When it comes to eliminating bad habits, each person must identify their own habits. 

    Then, make the effort to pinpoint and eliminate the ones that don’t serve their lives or the lives of others in any positive way.

    Seek Discomfort

    When we don’t understand something or have to struggle to grasp a concept, it can be uncomfortable.  

    There is no growth without discomfort because it is in overcoming the discomfort where real learning and growth comes from.

    There are many different ways a person can find themselves uncomfortable, below are just a few examples:

    • Public speaking / having to do a presentation
    • Approaching a stranger to start a conversation
    • Learning subject matter that is unfamiliar and not easily understood.
    • Having a difficult conversation or confronting someone
    • Having to respond to someone who is going through something emotional

    Even if none of the above situations strike a chord with you, there are certainly times that you’ve felt uneasy or uncomfortable for some reason.

    Think about the last time you felt this way?  What did you do?  Did you shut down and quit?  Was avoiding the situation altogether your method of response?

    The natural response to feeling uncomfortable is to turn away from it, to avoid it and make it end as quickly as possible.

    This is human nature because we are always instinctively searching for things that feel good and moving away from things that feel bad.

    It’s an interesting paradox that leaning into the discomfort is what actually makes us better in the long run.

    Think about it, if you get really good at avoiding uncomfortable situations then how are you really growing?  The truth is you aren’t. 

    You are remaining the same. The level of what you are able to deal with stays the same at best, and at worse diminishes.

    None of us wants to be a coward and unable to face problems, but at the same time we don’t want to feel those difficult emotions in the moment. 

    That’s why it is really easy to make a habit out of avoiding uncomfortable situations. 

    The only way to change that is to deliberately seek out discomfort.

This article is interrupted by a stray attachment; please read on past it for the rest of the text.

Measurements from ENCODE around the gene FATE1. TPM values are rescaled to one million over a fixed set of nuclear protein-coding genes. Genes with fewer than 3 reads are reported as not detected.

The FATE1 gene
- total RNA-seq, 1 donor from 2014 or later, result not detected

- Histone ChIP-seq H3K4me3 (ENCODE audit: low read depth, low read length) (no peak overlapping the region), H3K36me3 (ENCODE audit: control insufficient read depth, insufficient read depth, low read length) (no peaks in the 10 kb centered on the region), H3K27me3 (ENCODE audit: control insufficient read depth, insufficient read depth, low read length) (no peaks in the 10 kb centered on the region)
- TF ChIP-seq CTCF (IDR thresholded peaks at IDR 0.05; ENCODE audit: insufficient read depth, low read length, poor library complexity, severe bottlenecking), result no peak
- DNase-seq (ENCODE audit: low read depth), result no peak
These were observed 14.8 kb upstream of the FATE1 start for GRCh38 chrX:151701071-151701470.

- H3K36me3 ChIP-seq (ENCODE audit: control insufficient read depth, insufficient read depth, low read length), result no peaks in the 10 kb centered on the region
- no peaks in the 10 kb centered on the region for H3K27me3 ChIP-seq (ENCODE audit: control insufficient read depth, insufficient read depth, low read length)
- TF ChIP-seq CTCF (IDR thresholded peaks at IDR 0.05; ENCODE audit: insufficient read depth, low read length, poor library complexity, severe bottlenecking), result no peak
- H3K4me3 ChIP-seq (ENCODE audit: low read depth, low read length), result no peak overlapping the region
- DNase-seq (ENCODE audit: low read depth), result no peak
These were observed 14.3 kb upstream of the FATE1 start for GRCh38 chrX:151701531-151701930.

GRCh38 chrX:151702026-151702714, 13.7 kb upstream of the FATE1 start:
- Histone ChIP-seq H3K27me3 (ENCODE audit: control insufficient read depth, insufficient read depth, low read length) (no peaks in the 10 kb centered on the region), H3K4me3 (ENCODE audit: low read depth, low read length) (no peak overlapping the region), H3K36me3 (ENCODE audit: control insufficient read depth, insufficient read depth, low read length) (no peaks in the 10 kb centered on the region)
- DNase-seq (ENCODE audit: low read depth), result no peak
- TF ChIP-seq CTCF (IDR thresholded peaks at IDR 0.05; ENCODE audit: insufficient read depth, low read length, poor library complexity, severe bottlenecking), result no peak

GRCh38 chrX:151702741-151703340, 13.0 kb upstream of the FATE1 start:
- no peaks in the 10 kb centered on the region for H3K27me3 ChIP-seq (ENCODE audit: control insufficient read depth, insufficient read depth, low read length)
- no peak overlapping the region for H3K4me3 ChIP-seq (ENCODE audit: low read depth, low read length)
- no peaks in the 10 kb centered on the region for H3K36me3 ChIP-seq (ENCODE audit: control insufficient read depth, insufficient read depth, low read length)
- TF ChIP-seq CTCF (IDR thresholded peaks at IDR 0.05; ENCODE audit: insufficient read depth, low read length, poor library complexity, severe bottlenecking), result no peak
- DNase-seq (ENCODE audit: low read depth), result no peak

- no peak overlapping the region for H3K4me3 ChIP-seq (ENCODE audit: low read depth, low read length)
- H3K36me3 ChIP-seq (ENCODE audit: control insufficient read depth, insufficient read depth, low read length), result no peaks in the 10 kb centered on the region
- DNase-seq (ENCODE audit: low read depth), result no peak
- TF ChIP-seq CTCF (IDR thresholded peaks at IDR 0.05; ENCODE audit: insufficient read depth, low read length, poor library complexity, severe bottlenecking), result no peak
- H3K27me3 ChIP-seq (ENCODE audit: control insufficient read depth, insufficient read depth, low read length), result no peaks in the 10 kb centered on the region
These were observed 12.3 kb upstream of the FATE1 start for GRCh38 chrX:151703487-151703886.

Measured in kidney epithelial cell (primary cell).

If you’re unwilling to seek out discomfort, at least learn to recognize situations that make you uncomfortable and try to push through them instead of running away.

    Wrap Up

    Are you willing to try a few of these?  A couple of these?  Even one of these?  You landed on this page and read (or skimmed, I’m not judging) all the way down here. 

    It’s clear that you want to change. 

    In order to change, though, we have to change the things we do.  Our circumstances don’t change until we change.

    I used to read a TON of self help and personal development books and they always fired me up. 

    I would feel great about the possibilities of change, but I wouldn’t execute anything. 

    Or I would start to execute, but wouldn’t stay consistent and never formed a habit.  Consequently, I always ended up where I began.

    Scroll back up through this list and find one thing that you aren’t currently doing. 

    Start doing it every single day for a couple of weeks.  It won’t be easy, but it will be worth it. 

    Force yourself to be disciplined enough to do it and immense benefits will be achieved.

    Additional Reading

    Following Through Instead of Procrastinating

    You don’t need external validation to build self confidence

    How Courage Builds Self Confidence

    How to Stop Procrastinating and Get SH*T Done

    The Complete Guide to Getting and Staying Healthy & Fit

    How to Be More Productive

    7 Habits of Highly Charismatic People

    How to Improve Self-Discipline and Why it is Crucial to Success

    Must Read Books on Habits

    Habits to Avoid if You Want to be Successful

    Sunday Habits for a Mega Successful Week

    Evening Habits of the Most Successful People

    Daily Habits for Success

    Morning Routines to Win The Day Everyday

    How to Procrastinate Effectively

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    1. Kisses James Kisses James

      This by far the best self-help guide I’ve ever read. Thank you for this!

      • Wayne Wayne

        Thank you so much for your kind words! I did work hard on it so I’m more than appreciative that someone has found value from it 🙂